“Though the silenced opinion be an error, it may, and very commonly does, contain a portion of truth; and since the general or prevailing opinion on any subject is rarely or never the whole truth, it is only by the collision of adverse opinions that the remainder of the truth has any chance of being supplied” (pg51)

Mill’s second point is the natural continuation of the first. Once you assume that you can never be absolutely right (because people are prone to make mistakes), it is easy to see that the only way to form accurate beliefs is by listening to differing opinions aware of the possibility that they might have something to offer. For example, Newtonian mechanics has helped us understand many things. Using its simple set of ideas, we can explain the movements of objects and the forces underlying them with elegant reasoning and mathematical validity.  The theories seemed very complete, indeed in their time the amount of phenomena they could explain was unprecedented. However, despite its apparent coherence, Newtonian mechanics was questioned and out of its limitations arose what is called quantum mechanics.  Imagine how much poorer we would be if we had tried to stop Einstein just because we  thought of Newtonian mechanics as being absolutely right.


On this point, Mill also warns against finding shelter in the false security of consensus. Some feel justified to silence the types of speech that seem obviously wrong just because said opinion is held by an overwhelming majority. However, I think that not only sets a dangerous precedent against dissent, but also exhibits the worst kind of intellectual and moral arrogance. Let’s never forget that one of humanity’s most shameful mistakes was socially accepted, politically endorsed, and religiously justified. Indeed, in Frederick Douglass’s famous words, “slavery was preached from the pulpits” and the first steps of its eradication were radical opinions and dissenting literature.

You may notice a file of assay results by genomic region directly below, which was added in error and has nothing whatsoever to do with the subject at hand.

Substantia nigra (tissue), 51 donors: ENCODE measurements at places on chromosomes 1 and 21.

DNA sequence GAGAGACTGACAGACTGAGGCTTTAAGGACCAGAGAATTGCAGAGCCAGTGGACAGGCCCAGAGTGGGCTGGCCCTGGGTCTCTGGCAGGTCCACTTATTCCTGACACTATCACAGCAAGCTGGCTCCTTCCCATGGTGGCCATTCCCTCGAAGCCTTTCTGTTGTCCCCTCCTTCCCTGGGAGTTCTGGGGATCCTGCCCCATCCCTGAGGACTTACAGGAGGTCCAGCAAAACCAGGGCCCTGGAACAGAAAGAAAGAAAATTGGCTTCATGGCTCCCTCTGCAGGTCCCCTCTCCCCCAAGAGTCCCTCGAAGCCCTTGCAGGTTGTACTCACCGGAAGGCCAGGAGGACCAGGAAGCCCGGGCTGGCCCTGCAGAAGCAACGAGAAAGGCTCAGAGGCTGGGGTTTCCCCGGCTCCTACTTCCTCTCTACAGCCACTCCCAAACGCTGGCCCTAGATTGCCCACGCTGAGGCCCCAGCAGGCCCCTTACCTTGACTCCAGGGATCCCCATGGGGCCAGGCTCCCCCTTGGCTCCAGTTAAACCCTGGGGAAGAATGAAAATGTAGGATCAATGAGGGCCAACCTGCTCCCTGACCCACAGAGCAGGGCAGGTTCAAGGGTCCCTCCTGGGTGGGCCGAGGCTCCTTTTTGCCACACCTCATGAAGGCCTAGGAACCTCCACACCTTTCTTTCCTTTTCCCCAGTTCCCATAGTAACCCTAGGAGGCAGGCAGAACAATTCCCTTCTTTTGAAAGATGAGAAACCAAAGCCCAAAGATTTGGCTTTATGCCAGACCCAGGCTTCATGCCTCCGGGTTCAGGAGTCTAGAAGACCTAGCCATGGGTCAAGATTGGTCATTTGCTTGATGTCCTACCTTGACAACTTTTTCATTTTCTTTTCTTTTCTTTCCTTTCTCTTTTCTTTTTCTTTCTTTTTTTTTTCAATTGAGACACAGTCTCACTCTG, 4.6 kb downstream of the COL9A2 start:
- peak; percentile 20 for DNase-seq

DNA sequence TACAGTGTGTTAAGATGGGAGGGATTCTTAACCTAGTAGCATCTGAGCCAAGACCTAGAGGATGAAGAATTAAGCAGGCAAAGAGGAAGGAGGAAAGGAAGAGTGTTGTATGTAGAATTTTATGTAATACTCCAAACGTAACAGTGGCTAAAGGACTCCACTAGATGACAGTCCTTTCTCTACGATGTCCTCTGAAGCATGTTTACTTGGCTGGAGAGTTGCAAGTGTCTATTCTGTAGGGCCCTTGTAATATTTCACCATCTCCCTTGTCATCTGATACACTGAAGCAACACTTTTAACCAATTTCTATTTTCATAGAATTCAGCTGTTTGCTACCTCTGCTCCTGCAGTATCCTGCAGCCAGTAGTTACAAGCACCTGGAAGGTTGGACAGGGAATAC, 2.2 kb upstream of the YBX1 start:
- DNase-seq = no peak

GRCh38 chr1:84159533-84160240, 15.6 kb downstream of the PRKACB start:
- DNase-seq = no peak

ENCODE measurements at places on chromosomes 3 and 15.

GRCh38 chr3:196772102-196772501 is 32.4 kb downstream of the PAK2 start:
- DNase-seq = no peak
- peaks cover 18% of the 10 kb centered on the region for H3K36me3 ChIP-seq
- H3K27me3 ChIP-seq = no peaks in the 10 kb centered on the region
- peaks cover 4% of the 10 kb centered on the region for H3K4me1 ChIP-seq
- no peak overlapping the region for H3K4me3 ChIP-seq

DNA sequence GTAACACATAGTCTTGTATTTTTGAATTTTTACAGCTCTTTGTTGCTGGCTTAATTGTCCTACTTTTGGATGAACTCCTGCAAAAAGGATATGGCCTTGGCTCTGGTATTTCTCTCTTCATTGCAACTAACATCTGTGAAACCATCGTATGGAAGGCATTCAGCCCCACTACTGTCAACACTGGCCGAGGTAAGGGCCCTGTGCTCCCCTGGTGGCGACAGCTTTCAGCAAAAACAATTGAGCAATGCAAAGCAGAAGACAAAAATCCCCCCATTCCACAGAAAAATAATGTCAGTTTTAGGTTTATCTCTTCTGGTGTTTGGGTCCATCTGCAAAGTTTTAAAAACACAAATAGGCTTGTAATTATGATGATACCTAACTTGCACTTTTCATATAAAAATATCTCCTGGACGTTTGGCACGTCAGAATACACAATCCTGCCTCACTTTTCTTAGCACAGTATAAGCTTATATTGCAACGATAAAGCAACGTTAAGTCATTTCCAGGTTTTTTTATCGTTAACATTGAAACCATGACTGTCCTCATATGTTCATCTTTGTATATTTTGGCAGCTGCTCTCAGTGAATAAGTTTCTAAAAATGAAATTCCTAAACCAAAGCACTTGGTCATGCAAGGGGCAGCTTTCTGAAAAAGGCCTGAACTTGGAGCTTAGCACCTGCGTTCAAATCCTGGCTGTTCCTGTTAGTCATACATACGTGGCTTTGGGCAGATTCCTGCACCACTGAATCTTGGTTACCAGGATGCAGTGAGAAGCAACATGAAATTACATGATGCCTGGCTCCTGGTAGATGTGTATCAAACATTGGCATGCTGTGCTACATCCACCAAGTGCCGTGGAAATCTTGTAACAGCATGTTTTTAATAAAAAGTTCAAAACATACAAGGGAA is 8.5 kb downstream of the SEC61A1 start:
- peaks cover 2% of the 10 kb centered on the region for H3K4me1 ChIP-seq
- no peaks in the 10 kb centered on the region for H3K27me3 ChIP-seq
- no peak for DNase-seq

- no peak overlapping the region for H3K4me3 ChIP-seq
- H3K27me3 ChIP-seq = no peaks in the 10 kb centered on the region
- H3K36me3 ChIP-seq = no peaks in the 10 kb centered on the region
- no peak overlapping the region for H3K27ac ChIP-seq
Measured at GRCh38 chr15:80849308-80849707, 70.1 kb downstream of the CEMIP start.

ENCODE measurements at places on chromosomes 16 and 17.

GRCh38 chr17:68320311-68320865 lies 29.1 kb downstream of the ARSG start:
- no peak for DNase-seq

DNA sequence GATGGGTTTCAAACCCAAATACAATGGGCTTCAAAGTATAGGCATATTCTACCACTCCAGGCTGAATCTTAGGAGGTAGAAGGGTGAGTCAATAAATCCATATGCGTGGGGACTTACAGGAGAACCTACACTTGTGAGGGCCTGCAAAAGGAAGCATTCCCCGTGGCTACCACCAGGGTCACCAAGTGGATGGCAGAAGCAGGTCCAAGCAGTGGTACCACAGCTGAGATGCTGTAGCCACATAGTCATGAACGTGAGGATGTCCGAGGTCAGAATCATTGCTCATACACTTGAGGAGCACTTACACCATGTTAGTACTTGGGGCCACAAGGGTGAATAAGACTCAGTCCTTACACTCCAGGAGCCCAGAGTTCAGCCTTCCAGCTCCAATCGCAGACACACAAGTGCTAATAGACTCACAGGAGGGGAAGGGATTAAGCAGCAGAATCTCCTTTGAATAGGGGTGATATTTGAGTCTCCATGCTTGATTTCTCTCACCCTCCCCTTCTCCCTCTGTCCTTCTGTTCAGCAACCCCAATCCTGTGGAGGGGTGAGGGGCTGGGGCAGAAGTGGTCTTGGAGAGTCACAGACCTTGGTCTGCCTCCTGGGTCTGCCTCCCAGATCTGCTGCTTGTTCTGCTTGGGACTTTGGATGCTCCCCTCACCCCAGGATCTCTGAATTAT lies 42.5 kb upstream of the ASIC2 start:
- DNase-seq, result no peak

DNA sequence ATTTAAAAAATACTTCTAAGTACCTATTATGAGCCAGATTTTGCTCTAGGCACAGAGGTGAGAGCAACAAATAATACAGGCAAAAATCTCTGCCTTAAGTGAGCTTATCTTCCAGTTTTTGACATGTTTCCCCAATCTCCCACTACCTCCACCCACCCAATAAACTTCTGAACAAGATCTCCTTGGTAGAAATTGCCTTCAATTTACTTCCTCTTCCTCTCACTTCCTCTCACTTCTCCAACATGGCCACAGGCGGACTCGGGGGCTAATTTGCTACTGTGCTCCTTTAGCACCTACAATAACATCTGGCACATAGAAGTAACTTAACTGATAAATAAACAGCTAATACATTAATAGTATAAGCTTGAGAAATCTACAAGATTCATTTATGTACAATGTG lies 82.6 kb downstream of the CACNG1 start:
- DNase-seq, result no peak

3. The Process and Understanding of Truth

“Even if the received opinion be not only true, but the whole truth; unless it is suffered to be, and actually is, vigorously and earnestly contested, it will, by most of those who receive it, be held in the manner of a prejudice, with little comprehension or feeling of its rational grounds”(pg50)


So far two of the three the examples that I have provided to try to explain Mill’s points have been scientific. I do this under the assumption that arriving at a scientific truth is similar to arriving at an ethical one in that the process has to include some sort of conflict of ideas (what is usually called a dialectical notion of truth). Scientific examples are usually better because they do not carry the political and ideological baggage that ethical examples often do. But I do want to address a point that can only be explained through ethical examples.

It seems like people are tempted to silence an opinion because it is offensive, hateful, or insensitive.In 2005 there were attempts to censor some cartoons because they were offensive towards Muslims. A few years late, Charlie Hebdo was victim of mass disapproval under the same grounds. And just very recently there was a petition signed attempting to ban Donald Trump from the UK. I believe that by trying to censor these people on the grounds of offense, we lose the value of defending our opinions (whatever they may be).